Rybakowski: The Mastery came to be, or was written within a very short time period. It’s completely the opposite of the previous album The Forlorn Divide, where we took our time and wrote the whole thing over almost a year. So, in a way it’s been a very, very different process because we let everything happen so quickly. Immediately when we were done writing we hit the studio and recorded everything. Many things were finalized within the studio- whereas with the previous album we had most things planned out already.
With the lead stuff, because it’s mostly my input to the upcoming album, I tried to really push the envelope and improve upon what has been established with the previous record. I really went in and tried to challenge myself and play the most interesting stuff I could come up with.
Dead Rhetoric: What can you tell us regarding the cover art for The Mastery? Is it a collaborative process between the band and the artist, or do you give them the freedom to develop a concept based on their own vision of your music/lyrics?
Rybakowski: The concept for the artwork always comes from us first as a band. We try to think of good artwork that would reflect the themes of the album. We brainstorm and form ideas beforehand, and then we hand things off to our artist. She (Verena Achenbach) then tries to really refine our ideas and really come up with something that would look great on the idea. I think she succeeded, but the whole process is very iterative. She will show us a version, the band gives her feedback, and then she will modify and change things around. The finished artwork is the result of many iterations.
Dead Rhetoric: The sound of the band has evolved through the decades – these days you seem to embrace a mix of groove, thrash, and even death-oriented aspects to your sound. What key qualities shape the songwriting and intricacies for Accuser?
Rybakowski: Of course, the biggest influence on us is the Bay Area thrash scene from the 1980’s. We take most of our inspirations from that era and that area. Over the years, Accuser has established its own little quirks and little hallmarks. We try to come up with things that sound cool to us and really go from there. At the same time, we try to bring something new to the table for every new record.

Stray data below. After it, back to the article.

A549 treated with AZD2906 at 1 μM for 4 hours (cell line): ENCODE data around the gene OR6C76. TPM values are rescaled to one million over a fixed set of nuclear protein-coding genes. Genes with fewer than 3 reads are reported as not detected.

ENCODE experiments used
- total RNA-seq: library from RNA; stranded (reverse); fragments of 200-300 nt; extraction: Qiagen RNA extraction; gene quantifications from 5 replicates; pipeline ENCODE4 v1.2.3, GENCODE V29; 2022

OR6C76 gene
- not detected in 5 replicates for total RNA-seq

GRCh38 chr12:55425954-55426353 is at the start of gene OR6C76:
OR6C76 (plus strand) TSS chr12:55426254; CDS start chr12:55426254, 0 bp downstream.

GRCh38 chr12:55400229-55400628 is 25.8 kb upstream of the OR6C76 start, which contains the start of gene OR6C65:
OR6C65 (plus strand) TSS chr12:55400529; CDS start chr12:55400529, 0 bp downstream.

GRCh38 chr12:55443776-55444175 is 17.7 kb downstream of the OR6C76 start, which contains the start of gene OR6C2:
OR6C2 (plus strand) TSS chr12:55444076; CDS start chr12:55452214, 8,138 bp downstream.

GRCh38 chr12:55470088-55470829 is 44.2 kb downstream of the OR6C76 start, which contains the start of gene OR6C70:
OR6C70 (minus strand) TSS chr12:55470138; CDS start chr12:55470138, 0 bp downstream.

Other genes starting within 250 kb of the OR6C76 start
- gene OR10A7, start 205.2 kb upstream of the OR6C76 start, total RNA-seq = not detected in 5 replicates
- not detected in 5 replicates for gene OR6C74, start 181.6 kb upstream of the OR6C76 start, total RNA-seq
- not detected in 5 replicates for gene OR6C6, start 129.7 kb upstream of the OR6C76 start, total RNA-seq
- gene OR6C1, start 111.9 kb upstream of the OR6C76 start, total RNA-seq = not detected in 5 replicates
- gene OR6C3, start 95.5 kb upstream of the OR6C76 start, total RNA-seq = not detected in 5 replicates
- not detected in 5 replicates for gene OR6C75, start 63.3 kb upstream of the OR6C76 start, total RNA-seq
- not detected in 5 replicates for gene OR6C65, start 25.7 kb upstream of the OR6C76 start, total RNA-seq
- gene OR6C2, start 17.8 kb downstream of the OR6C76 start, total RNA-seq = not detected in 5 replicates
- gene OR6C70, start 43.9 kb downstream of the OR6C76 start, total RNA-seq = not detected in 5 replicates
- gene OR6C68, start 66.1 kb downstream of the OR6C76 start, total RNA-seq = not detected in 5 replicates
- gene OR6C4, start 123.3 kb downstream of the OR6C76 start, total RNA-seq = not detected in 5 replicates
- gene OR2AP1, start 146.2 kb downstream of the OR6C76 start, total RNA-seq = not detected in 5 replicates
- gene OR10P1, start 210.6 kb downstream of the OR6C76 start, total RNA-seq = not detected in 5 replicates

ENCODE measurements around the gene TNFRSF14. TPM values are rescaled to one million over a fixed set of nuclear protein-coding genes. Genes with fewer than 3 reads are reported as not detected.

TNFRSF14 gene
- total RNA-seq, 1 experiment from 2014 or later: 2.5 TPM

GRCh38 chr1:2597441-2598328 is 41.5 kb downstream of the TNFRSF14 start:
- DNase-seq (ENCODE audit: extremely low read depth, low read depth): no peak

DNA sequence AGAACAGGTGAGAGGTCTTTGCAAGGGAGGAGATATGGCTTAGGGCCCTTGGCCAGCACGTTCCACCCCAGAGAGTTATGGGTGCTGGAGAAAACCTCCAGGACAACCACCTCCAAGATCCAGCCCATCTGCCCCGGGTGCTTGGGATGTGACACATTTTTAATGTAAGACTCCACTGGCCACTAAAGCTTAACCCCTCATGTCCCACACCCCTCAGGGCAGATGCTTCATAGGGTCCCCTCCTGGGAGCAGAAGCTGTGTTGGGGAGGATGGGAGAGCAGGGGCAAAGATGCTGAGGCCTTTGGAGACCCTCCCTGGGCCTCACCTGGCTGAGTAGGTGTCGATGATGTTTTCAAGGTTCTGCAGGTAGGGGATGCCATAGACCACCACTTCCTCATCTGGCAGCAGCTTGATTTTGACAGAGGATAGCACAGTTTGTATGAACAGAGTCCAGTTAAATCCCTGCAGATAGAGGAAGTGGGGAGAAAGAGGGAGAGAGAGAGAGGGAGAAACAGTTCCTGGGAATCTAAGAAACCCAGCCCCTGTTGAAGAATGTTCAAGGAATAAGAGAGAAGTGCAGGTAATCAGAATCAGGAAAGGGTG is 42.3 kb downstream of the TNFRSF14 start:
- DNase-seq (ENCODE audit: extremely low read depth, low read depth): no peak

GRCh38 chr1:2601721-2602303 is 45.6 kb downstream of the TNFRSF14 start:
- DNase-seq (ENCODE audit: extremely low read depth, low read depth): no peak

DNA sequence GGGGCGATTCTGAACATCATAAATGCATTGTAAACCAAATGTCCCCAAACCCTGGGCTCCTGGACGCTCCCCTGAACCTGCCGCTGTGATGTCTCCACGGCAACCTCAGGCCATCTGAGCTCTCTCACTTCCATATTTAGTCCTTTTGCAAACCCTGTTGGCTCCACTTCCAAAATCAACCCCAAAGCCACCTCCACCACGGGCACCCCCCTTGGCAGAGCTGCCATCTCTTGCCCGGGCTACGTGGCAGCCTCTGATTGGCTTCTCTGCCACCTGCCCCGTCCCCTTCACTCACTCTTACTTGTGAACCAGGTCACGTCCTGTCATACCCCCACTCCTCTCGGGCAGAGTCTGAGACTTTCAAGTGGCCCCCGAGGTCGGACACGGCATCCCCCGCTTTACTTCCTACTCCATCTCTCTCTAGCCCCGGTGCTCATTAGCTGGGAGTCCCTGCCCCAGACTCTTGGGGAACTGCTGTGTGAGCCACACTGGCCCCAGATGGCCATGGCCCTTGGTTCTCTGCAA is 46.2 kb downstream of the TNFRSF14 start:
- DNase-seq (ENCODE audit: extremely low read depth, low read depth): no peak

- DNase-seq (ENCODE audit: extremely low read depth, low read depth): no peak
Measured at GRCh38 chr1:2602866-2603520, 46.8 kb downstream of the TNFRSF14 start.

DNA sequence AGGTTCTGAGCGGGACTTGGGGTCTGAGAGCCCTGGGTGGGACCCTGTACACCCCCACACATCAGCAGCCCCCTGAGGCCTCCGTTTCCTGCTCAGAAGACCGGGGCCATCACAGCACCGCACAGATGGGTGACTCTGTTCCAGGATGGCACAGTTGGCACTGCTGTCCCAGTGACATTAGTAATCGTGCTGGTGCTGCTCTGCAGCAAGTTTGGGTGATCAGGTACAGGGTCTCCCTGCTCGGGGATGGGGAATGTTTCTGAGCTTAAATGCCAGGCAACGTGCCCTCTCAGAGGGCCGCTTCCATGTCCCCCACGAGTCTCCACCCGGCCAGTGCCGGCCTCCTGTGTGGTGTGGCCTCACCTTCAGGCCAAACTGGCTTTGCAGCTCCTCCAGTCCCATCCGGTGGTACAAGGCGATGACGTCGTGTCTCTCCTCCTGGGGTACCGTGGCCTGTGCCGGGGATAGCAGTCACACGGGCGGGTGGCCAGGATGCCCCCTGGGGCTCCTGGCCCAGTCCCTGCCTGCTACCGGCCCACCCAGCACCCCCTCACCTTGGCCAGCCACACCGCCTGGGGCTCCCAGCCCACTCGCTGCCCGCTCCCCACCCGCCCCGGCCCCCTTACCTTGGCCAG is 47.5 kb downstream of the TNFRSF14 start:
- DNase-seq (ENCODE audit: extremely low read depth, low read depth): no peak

Dead Rhetoric: Where do you see the major differences between the studio and the stage for the band? And do you prefer one over the other, or are both equally exciting for you?
Rybakowski: For me personally, both situations are equally as satisfying as an artist. In the studio you obviously have the time to experiment and try new things, really perfect the ideas that you set out to put on the record. In the live situation, everything happens in the moment. That’s also where you get the most energy from the crowd, because they are reacting to the music and you can react to the crowd. Both of those things have their really great aspects, so I really enjoy both equally.
Dead Rhetoric: How do you feel Metal Blade has been for Accuser now that you’ve been with the label for a couple of records? Is it still important in the current era to have proper label representation?
Rybakowski: Joining Metal Blade was a huge step for us, personally. It was our dream label to be a part of. To get the opportunity to actually join this label was great. I really believe Metal Blade has helped us out a great deal. They handle most of the promotion worldwide, and that’s something we as a small band could not accomplish on our own. They help us in that way, and they are also very great people to work with. It’s a huge benefit for us.